A few weeks ago I watched “All The President’s Men” for the first time in more than 20 years. Set in the early 1970s, it was a potent blast from the past, but what struck me wasn’t the relative youth of Robert Redford and Dustin Hoffman or the pre-Internet drudge work that their real-life characters, Washington Post reporters Bob Woodward and Carl Bernstein, carried out while investigating the Watergate break-in. What struck me was their professional attitude.

The movie’s drama springs from the relentless search for at least one source who will allow his name to be printed. The most memorable line in the movie is Post editor Ben Bradlee’s frustrated cry, “When will somebody go on the goddamn record?”

How times have changed. Unnamed sources and off-the-record comments have become the rule, not the exception. The Bush administration essentially sold the Iraq War by leaking information about Saddam Hussein’s nonexistent weapons of mass destruction to a gullible media, including the Post and The New York Times. This information always came from anonymous officials and experts.

An anonymous source was the reason for the resignation of Nippon Television President Shintaro Kubo last Monday. On Nov. 23, the NTV news show “Bankisha” (“Beat Reporter”) aired an interview with a former construction-company employee who claimed that he helped set up a slush fund for the Gifu Prefectural government. Gifu officials subsequently launched an investigation that found no slush fund, and on March 9 the source was arrested for obstructing government operations. Obviously, his anonymous status on “Bankisha” didn’t prevent police from locating him. He told them he lied in order to receive compensation from NTV, which says that it never paid him. It is an open secret that news organizations pay “pocket money” to sources, and the source in this case said he received money from other media in the past.

During his news conference, Kubo admitted that the reporters did not properly corroborate the source’s story, and expressed remorse over the possibility that viewers would think this is how TV news coverage is carried out. However, as Asahi Shimbun pointed out, Kubo did not explain in detail the coverage and what NTV did wrong. By saying that he hoped his resignation would drive home to NTV employees the seriousness of this particular mistake, he implied that the problem was more fundamental than sloppy reporting. Nevertheless, Akira Fukuzawa, the emcee of “Bankisha,” said during an on-air apology that the “cause” of the sloppy reporting was the false information given by the source himself. In other words, it was basically the source’s fault, not NTV’s.

But NTV would not have gotten into trouble if its reporter had insisted the source go on the record. In all likelihood the source would have refused and the story would have died. But such an assumption denies current journalistic practices. News investigations start out with a premise, in this case the continued existence of a slush fund, since the Gifu government was once found to have maintained a slush fund in the past. All newsgathering is thus geared toward supporting the premise rather than seeking the truth. Veteran editor Hiroshi Hoshi decried this sort of coverage in a recent Asahi editorial, saying that all political journalists want to do is catch politicians being inept or venal. They care more about seikyoku (the political situation, i.e., factionalism) than about seisaku (policy).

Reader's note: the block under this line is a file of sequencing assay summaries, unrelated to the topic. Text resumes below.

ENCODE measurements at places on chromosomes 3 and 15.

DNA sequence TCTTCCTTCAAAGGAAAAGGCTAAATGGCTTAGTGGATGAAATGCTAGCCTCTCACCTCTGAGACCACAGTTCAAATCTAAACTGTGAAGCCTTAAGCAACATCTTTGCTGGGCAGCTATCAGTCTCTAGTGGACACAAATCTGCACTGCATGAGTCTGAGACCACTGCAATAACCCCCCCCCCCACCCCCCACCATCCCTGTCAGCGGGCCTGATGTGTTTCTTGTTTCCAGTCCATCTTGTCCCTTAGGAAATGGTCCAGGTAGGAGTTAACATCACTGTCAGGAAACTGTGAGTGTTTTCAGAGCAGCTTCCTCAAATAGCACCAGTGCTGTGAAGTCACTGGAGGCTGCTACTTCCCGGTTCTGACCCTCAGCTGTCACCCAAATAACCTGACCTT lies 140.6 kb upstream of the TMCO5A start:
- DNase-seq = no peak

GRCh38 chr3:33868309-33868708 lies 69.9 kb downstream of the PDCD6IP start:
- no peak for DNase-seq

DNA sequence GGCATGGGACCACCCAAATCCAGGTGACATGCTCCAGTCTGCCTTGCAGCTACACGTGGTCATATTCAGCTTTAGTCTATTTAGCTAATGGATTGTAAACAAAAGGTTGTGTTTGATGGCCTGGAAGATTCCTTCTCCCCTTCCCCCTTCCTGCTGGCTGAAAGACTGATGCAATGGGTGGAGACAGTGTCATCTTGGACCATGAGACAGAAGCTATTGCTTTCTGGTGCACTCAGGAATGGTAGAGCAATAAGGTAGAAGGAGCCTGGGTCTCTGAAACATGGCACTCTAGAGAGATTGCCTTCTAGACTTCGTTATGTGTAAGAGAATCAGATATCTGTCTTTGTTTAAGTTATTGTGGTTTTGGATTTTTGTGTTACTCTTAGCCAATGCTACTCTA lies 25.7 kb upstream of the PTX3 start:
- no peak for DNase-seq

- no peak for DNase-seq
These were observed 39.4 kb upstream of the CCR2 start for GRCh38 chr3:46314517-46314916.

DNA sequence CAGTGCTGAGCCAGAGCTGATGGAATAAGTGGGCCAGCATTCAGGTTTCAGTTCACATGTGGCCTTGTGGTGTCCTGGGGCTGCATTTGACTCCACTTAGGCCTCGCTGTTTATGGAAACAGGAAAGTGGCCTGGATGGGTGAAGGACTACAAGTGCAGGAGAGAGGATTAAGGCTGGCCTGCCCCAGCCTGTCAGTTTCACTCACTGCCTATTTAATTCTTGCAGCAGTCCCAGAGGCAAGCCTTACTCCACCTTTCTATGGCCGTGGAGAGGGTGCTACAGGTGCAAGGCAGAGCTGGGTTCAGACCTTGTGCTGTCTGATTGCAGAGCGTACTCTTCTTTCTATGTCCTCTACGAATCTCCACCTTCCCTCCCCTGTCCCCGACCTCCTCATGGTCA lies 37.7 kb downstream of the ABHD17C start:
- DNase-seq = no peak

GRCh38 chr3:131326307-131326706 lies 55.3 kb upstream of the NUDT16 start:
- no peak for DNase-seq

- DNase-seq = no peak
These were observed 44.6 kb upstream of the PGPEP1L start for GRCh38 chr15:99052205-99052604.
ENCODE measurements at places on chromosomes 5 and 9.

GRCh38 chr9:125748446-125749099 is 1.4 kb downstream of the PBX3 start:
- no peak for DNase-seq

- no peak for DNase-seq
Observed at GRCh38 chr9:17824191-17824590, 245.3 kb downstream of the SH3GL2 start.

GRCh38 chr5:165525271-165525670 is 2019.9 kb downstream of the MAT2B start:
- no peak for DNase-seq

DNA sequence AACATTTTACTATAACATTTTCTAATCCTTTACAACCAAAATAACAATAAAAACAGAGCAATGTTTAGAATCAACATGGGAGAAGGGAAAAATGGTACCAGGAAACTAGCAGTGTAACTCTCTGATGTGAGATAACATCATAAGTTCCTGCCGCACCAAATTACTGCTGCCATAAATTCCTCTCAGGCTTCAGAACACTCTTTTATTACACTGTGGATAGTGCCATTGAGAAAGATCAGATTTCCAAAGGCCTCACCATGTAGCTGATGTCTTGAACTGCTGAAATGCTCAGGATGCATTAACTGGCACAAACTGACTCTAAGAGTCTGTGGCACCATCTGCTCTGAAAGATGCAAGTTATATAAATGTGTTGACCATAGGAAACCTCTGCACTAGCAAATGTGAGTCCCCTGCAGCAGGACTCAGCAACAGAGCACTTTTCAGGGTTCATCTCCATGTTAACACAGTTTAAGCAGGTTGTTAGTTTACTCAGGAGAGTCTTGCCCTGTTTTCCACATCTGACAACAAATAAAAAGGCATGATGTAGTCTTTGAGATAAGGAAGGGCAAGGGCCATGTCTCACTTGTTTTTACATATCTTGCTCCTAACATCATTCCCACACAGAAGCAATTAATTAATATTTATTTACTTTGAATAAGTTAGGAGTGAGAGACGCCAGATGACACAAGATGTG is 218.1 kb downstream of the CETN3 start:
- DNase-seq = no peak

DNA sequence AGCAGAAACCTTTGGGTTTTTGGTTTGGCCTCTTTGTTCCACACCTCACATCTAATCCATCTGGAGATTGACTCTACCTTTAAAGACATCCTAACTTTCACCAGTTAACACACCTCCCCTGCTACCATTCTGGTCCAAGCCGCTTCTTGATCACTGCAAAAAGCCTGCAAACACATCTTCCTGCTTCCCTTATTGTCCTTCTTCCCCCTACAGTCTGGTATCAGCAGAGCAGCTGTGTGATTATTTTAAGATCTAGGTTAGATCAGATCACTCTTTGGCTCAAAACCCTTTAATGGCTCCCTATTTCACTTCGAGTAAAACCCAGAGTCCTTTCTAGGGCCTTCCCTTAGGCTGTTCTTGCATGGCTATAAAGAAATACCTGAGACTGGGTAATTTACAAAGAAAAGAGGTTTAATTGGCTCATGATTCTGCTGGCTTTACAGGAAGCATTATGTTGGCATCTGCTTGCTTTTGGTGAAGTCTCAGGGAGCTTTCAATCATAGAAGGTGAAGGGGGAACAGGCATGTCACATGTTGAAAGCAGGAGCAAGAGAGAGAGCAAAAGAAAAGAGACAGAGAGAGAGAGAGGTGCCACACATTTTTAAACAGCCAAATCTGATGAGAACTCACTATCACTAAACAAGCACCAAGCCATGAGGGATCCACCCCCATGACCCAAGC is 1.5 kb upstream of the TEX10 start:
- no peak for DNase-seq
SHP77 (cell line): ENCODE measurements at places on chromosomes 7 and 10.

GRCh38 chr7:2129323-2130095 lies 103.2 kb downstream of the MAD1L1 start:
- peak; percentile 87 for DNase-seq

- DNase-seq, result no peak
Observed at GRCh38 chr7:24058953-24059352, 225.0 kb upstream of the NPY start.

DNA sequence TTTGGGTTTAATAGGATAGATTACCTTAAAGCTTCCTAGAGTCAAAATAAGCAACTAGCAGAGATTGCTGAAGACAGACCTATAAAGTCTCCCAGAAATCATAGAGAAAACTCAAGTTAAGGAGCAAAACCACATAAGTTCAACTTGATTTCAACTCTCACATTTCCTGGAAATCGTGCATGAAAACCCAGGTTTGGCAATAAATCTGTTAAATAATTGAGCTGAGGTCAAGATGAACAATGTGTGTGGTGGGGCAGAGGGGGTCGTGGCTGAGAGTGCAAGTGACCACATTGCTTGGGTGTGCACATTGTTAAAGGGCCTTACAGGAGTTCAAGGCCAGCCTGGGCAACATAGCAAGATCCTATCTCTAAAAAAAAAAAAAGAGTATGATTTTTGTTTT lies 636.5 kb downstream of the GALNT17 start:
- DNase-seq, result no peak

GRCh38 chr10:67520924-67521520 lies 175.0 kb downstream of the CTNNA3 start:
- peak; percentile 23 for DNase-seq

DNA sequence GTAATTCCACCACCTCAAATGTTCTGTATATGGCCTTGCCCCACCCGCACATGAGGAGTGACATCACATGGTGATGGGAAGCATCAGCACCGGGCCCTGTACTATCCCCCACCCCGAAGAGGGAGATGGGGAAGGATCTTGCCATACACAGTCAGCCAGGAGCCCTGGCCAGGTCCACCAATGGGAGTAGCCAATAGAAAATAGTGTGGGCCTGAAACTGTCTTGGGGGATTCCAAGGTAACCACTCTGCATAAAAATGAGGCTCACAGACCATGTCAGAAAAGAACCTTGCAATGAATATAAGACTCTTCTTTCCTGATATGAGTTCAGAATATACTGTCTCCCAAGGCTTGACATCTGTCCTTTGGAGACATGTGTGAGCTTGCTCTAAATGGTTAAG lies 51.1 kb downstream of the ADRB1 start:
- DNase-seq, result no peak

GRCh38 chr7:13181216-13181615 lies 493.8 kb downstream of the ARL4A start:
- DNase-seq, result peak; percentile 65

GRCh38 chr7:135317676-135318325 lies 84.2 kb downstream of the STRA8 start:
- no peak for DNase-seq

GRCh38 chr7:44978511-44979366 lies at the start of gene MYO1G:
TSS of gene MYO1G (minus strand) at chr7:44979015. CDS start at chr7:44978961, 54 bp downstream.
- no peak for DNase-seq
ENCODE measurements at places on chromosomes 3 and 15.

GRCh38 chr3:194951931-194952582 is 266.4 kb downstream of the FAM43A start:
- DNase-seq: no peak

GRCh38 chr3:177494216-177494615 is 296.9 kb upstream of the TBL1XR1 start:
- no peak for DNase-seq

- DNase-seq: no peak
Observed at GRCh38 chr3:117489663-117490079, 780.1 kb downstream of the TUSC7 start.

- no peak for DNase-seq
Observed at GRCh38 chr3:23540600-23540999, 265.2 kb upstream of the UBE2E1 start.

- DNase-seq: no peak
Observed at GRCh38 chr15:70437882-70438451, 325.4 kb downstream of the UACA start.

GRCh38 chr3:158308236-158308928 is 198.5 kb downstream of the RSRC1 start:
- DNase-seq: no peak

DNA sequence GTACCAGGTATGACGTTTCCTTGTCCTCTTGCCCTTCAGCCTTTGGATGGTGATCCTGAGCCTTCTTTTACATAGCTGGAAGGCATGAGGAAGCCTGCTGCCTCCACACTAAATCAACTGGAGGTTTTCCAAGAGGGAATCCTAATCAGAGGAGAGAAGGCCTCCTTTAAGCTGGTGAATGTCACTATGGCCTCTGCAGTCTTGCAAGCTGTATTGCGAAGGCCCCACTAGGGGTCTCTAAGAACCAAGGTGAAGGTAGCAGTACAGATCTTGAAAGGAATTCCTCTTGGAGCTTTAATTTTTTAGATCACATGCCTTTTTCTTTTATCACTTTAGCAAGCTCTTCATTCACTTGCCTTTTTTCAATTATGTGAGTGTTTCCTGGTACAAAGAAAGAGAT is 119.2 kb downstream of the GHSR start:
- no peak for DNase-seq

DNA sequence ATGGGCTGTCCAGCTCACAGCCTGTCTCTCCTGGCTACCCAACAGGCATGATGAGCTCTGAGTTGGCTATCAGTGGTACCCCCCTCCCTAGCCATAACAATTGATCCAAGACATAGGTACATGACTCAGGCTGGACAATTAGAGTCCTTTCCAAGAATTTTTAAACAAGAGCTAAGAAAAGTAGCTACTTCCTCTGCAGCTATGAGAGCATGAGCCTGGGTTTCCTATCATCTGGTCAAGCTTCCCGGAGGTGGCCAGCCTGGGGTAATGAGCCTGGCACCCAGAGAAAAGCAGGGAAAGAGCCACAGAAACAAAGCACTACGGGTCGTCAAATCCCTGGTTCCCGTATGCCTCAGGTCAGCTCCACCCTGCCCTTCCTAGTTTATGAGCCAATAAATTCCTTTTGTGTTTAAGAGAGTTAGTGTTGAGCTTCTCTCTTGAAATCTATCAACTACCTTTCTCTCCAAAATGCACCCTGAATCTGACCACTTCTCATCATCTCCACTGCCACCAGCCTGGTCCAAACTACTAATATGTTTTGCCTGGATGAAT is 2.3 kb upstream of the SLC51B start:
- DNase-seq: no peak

Off-record statements and anonymous sources are acceptable if they satisfy a journalist’s agenda. During an off-record conversation with reporters March 5, Deputy Chief Cabinet Secretary Iwao Uruma supposedly said that the current investigation into Democratic Party of Japan chief Ichiro Ozawa’s alleged acceptance of illegal political donations would not “spread to Liberal Democratic Party lawmakers.” Many people already suspect that the Ozawa investigation is a government hatchet job, which Uruma’s statement seemed to bear out, so the reporters gleefully reproduced the quote and attributed it to a seifu kokan (high government official).

The LDP was embarrassed. In order to show that the government was not targeting Ozawa, who is the head of the opposition party, Chief Cabinet Secretary Takeo Kawamura exposed Uruma, though his identity was hardly a secret. According to NHK radio, only two people are ever referred to in the media as seifu kokan, and one of them is the deputy chief Cabinet secretary. Then Uruma was called before the Diet where he claimed he didn’t remember making the statement. The reporters cried foul, saying that they all heard him say it, but “off-record” means that comments aren’t recorded, so it was their word against Uruma’s. End of story.

And what a pointless story it was. It’s obvious that the major media already knew about Nishimatsu Construction’s illegal donations to Ozawa’s political-fund group long before prosecutors busted his aide. The morning after the arrest all the newspapers had full, detailed reports on the matter, indicating that they’ve been sitting on this information for a long time. According to Shukan Post, they were just waiting for prosecutors to make their move, thus implying an understanding between the prosecutors and the major media. The source calls all the shots when that source is all you’ve got.

The Ozawa investigation may very well be a hatchet job. After all, it’s a scandal about accounting errors. On the other hand, Ozawa may very well be trading favors for political donations. Given his political education at the feet of some of Japan’s most corrupt politicians, he certainly attracts suspicion. But the investigation is totally in the hands of prosecutors, who then leak what they think is useful to the media. It’s how things are done these days.

In a time of both misinformation and too much information, quality journalism is more crucial than ever.
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